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Great Barton man jailed for pension fraud loses appeal

Court news

Court news

A Great Barton man jailed for his involvement in a £52million pension fraud has had his appeal against conviction rejected.

Graham John Pitcher was jailed for eight years at Southwark Crown Court in July 2011, after being found guilty of conspiracy to defraud.

The 52-year-old, of Nacton Lane, Great Barton, Bury St Edmunds, challenged his conviction at the Appeal Court, with his lawyers arguing it should be overturned in light of evidence which later emerged during the trial of two other men accused of involvement in the plot. They were cleared.

Lawyers also claimed the aquittal of one of the men itself cast doubt on the ‘safety’ of Pitcher’s conviction.

Pitcher was the principal director of GP Noble Trustees Ltd - an independent pension trustee company based in Nottingham.

The prosecution case at trial was that, between October 2006 and July 2008, he conspired with others to defraud beneficiaries of pension schemes overseen by the firm, by liquidating investments.

The court heard all of the schemes were closed, UK-based, occupational pension schemes relating to firms which had been wound up.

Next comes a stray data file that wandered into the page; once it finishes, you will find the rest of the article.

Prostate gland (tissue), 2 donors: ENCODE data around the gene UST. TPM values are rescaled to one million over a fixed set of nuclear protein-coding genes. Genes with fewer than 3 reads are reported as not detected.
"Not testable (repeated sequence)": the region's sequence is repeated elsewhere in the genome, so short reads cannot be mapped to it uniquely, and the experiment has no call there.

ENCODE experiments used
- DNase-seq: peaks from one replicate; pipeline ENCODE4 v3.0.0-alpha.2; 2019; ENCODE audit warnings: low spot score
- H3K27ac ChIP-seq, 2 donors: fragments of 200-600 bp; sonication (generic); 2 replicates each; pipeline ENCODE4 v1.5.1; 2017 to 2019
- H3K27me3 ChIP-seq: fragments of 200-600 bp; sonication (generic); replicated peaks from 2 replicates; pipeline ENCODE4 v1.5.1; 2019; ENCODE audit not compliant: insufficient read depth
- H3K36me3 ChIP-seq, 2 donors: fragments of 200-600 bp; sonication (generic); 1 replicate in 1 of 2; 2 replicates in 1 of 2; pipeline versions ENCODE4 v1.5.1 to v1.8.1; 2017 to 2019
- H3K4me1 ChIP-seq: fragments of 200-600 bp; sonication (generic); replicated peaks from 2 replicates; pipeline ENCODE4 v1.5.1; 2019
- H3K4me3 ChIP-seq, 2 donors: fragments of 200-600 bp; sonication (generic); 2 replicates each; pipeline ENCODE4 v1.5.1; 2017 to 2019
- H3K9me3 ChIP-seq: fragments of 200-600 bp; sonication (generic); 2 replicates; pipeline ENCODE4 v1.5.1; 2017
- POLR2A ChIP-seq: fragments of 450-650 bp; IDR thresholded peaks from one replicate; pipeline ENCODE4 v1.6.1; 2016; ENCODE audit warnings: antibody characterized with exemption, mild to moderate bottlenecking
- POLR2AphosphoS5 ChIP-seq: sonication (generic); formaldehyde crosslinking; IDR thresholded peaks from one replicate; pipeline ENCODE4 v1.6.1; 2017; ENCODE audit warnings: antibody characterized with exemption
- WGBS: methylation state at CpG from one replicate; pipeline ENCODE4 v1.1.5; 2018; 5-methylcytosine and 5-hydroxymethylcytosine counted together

Pitcher was said to have played a central role in misappropriating £52 million of funds belonging to nine such schemes, by transferring them to other organisations with no assets or track record, and failing to inform other GP Noble directors or the pension authorities.

Dismissing the appeal, Lord Justice Treacy said there was nothing either in the new material, or in the argument relating to the other men, which cast doubt on Pitcher’s conviction.

Sitting with Mr Justice Griffith Williams and Mrs Justice Lang, he added: “The overall effect of the now available material would not have made any material impact on the specific issues to which it was relevant, and thus no impact upon the overall verdict.

“It therefore follows that Pitcher was not denied a fair trial and there is nothing in this respect which could render the verdict unsafe”.

The Court was also ‘unpersuaded’ that there was any tenable argument that the other man’s acquittal rendered Pitcher’s conviction unsafe.

 
 
 

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